Anything extra that you do inside your vehicle that diverts you away from the primary action of driving can be considered a distraction. According to distraction.gov these activities include (but are not limited to):
- Eating and drinking
- Talking to passengers
- Watching a video
- Adjusting a radio, CD player, or MP3 player
While the above activities defiantly will cause you distraction while driving, the hot button topic these days involves the driver using their cell phone while operating their vehicle. Activities involving a cell phone that can distract a drive include:
- Using a cell phone or smartphone
- Reading, including maps
- Using a navigation system
Of the actions you can perform with your phone while trying to drive, texting is by far the most dangerous. This is because the act of texting requires visual (taking your eyes off the road), manual (taking your hands off the wheel) and cognitive (taking your mind off driving) attention from the driver—away from the act of driving.
Texting While Driving Statistics
- The National Highway Traffic Safety Administration reports that driver distraction caused of 18 percent of all fatal crashes
- 3,092 people killed
- 416,000 people wounded
- 40% of teens say they have been in a car when the driver used a cell phone in a way that could put passengers in danger
- Text messaging creates a crash risk 23 times worse than driving while not distracted
- 11% of drivers 18 to 20 involved in an accident and survived admitted they were sending or receiving texts
What is being done?
To combat the number of drivers who are injured in texting-related accidents, many states are taking action, including
1. Creation of New Laws
Many states are adding laws to the books that ban texting while driving. In addition, some states are changing the licensing system for teenaged drivers. This change in system is geared to help raise awareness amongst teens about the dangers of distracted driving and the ways to stop occurrences.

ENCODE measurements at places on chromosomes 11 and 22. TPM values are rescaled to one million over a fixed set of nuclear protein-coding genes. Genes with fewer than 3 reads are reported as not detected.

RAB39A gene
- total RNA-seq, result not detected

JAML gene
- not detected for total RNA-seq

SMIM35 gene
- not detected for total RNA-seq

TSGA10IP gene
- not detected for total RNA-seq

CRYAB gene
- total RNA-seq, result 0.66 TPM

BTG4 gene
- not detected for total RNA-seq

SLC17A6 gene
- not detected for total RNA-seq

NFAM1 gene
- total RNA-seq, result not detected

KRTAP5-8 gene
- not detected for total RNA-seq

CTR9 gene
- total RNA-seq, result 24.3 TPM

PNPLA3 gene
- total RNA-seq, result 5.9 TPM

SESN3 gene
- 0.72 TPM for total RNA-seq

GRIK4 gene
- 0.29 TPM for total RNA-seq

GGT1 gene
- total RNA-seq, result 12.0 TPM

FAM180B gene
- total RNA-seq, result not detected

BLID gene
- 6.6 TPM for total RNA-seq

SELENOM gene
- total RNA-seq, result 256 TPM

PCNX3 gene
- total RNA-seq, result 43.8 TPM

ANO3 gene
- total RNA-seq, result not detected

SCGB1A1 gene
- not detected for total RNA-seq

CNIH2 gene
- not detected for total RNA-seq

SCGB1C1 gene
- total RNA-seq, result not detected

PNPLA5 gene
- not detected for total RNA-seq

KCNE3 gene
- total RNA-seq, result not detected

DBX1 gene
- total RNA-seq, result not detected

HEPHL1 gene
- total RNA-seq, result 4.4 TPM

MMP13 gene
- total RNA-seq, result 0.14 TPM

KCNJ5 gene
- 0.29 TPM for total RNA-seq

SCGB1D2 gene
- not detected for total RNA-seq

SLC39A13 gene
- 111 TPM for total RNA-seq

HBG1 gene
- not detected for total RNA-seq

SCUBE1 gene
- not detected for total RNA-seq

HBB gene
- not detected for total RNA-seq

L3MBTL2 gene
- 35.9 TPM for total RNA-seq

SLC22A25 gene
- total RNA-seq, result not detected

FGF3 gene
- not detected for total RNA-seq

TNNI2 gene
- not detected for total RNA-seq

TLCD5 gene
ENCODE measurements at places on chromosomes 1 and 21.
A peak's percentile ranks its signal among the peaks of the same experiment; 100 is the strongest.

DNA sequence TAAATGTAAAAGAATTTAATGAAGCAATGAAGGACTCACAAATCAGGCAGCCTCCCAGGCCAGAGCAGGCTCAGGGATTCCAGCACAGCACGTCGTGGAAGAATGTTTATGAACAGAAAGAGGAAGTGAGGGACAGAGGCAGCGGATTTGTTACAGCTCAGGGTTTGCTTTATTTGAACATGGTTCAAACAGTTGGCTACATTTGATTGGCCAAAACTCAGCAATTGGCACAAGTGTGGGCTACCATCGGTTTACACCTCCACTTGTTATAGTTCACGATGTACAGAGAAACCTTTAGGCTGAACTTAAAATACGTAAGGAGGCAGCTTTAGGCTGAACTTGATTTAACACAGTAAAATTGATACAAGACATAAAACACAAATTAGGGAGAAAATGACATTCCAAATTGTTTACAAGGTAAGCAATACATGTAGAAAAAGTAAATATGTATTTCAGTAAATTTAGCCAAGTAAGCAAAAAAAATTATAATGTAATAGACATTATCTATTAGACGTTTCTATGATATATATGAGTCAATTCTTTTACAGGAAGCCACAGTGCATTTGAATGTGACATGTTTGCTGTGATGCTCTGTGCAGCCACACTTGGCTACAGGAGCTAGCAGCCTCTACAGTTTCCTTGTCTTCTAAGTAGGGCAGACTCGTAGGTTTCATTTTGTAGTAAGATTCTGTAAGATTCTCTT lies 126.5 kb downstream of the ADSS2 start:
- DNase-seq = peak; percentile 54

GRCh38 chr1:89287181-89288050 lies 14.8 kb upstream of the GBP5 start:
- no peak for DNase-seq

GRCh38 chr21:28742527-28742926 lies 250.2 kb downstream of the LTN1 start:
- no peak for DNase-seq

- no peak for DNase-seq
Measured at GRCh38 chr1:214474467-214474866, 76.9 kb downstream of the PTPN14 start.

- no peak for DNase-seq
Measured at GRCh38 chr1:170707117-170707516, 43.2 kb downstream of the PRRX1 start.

On a federal level, President Obama issued an executive order in 2009 that prohibits federal employees from texting while they drive—this includes when they drive for government business and while they are operating government equipment. A year later, the Federal Motor Carrier Safety Administration followed with a ban prohibiting commercial drivers from texting while driving.
2. It Can Wait Pledge
Along with states enacting bans on texting while driving, teens and adults are taking the responsibility on themselves to help combat texting-related accidents. Partnering with all the major mobile phone carriers, people are taking a pledge to not text while driving called It Can Wait. To join the pledge yourself, please visit their website: #Itcanwait.
From the statistics and with the knowledge—even with movements like It Can Wait—that the rate of texting will not go down, chances are there will still be accidents caused by drivers who are distracted by their phones.
If you believe you or your family member has been a victim of a distracted driver, we invite you read our knowledge center article Distracted Driving and Your Legal Rights for more information. And of course, please schedule a free consultation at Gilreath & Associates as soon as possible to discuss your case.